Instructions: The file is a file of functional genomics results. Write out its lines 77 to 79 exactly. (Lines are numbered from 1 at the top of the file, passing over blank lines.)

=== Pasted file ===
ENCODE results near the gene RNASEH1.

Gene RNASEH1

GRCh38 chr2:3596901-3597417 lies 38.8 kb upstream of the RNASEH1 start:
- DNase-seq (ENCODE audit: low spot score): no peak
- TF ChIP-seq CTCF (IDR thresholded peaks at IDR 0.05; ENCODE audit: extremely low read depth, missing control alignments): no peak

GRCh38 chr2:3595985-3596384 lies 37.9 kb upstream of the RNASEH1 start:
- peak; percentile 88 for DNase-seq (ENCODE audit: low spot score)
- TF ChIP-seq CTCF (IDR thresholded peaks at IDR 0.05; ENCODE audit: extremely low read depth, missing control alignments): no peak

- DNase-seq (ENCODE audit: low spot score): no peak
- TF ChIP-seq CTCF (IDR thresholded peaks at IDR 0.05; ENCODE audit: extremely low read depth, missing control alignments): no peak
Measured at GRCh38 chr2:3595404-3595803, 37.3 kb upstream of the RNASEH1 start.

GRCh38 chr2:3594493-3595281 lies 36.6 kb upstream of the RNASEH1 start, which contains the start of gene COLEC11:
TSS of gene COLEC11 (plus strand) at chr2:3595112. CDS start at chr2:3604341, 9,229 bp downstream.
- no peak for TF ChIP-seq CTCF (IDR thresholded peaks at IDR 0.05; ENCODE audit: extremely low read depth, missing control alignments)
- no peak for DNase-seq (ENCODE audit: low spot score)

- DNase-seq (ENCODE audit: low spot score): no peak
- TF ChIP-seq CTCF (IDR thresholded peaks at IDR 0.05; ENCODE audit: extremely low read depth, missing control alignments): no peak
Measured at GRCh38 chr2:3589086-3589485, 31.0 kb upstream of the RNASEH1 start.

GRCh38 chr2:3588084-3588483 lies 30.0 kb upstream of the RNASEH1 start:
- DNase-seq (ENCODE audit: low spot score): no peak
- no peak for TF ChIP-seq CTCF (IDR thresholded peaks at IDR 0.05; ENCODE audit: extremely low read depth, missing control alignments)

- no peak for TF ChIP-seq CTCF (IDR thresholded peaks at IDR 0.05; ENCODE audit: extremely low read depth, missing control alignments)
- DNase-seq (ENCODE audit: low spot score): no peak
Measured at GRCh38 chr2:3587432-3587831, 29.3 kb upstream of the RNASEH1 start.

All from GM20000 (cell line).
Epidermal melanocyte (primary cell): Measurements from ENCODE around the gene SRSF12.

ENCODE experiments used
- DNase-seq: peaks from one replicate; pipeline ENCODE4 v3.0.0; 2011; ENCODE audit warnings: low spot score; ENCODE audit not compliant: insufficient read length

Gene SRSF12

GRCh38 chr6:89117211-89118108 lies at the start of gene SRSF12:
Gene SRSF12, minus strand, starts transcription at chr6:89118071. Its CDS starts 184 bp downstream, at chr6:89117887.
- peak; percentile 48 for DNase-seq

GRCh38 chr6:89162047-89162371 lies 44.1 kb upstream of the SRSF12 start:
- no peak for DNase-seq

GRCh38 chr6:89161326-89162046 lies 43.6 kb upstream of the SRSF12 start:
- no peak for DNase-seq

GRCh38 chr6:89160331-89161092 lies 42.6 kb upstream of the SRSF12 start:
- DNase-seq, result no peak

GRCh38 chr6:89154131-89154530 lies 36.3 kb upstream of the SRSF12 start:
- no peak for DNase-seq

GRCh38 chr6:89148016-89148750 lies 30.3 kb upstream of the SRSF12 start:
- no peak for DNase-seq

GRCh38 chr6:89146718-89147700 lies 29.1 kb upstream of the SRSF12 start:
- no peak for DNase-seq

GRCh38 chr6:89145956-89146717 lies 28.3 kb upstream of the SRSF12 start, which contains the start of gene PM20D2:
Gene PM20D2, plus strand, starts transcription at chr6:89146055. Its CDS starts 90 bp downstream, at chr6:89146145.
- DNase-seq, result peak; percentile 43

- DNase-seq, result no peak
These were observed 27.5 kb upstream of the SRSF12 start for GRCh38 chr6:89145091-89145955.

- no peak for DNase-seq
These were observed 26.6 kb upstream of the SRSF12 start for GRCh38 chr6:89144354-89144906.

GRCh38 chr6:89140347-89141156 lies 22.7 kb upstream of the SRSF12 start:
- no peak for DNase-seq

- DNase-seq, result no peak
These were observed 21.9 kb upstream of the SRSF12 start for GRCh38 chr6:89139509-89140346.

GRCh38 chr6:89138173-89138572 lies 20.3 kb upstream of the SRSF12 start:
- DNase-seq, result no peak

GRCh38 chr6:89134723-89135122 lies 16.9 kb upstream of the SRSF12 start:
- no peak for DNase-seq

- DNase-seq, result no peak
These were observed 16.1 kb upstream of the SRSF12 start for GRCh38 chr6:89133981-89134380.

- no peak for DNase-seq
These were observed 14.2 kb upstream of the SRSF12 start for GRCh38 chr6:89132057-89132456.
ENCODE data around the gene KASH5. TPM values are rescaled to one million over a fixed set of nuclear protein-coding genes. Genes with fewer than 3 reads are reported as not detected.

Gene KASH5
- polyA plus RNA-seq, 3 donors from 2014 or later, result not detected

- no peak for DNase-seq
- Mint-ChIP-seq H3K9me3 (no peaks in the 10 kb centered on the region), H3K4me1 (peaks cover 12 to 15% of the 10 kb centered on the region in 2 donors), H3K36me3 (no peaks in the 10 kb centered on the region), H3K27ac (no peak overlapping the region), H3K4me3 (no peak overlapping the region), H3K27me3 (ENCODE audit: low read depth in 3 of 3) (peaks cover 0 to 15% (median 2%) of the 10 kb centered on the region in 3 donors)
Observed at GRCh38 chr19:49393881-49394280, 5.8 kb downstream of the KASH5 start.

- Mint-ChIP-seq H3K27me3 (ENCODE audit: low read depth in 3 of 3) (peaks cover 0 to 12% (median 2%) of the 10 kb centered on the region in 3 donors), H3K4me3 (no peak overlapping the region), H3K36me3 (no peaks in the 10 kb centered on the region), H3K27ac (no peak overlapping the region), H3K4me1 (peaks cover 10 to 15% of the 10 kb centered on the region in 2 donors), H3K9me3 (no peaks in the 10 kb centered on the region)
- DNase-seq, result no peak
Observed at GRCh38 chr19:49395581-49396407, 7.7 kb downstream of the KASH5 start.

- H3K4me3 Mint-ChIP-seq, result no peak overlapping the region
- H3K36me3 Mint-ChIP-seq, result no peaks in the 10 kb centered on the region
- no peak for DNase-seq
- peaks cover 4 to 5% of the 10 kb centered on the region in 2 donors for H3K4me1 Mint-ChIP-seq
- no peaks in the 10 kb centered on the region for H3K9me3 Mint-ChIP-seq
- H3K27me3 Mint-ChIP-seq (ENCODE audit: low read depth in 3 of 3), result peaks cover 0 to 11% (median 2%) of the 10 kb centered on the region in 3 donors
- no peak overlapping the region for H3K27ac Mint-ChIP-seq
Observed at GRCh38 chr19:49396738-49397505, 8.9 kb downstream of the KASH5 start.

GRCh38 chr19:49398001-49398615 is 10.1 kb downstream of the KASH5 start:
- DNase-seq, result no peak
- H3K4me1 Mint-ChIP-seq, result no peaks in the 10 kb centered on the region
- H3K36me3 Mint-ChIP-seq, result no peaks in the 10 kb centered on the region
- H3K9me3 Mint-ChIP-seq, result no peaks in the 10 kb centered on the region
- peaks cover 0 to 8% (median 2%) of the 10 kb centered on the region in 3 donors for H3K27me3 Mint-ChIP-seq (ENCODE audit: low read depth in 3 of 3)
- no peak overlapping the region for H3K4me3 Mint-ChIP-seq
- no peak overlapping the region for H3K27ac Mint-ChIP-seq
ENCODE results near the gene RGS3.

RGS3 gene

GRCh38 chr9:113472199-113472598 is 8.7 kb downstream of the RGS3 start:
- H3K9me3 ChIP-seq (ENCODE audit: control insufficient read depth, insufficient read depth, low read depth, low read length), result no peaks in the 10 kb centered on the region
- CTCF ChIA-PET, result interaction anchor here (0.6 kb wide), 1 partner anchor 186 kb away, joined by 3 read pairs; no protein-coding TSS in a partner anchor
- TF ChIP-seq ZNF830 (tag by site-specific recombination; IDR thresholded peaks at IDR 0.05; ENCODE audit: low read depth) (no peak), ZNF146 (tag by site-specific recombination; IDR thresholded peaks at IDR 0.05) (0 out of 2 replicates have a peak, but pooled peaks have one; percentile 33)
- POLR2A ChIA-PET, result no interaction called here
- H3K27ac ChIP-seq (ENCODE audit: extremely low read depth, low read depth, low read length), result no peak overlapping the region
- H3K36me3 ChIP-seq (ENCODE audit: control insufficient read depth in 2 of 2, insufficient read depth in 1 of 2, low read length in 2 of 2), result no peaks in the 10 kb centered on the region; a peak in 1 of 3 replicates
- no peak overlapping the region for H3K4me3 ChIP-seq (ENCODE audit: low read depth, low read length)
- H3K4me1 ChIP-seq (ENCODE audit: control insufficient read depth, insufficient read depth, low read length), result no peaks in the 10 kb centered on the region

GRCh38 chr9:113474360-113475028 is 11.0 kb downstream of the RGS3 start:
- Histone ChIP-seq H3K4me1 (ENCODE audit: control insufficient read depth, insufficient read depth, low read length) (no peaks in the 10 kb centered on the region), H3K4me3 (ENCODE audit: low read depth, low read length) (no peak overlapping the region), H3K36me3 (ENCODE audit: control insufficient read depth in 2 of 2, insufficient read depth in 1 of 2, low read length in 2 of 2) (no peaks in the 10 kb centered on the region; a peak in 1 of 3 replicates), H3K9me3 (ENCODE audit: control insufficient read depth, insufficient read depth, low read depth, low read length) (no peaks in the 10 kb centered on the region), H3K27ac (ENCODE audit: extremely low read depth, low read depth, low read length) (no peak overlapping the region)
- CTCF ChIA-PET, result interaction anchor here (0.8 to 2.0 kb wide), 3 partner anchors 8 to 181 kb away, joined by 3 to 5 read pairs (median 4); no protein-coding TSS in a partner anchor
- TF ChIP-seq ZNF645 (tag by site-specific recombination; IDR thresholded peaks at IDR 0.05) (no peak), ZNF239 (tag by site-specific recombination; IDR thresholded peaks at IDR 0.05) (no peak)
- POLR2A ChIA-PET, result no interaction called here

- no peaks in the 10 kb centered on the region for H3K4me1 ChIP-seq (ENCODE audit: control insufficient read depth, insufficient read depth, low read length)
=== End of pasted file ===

- no peaks in the 10 kb centered on the region for H3K9me3 Mint-ChIP-seq
- H3K27me3 Mint-ChIP-seq (ENCODE audit: low read depth in 3 of 3), result peaks cover 0 to 11% (median 2%) of the 10 kb centered on the region in 3 donors
- no peak overlapping the region for H3K27ac Mint-ChIP-seq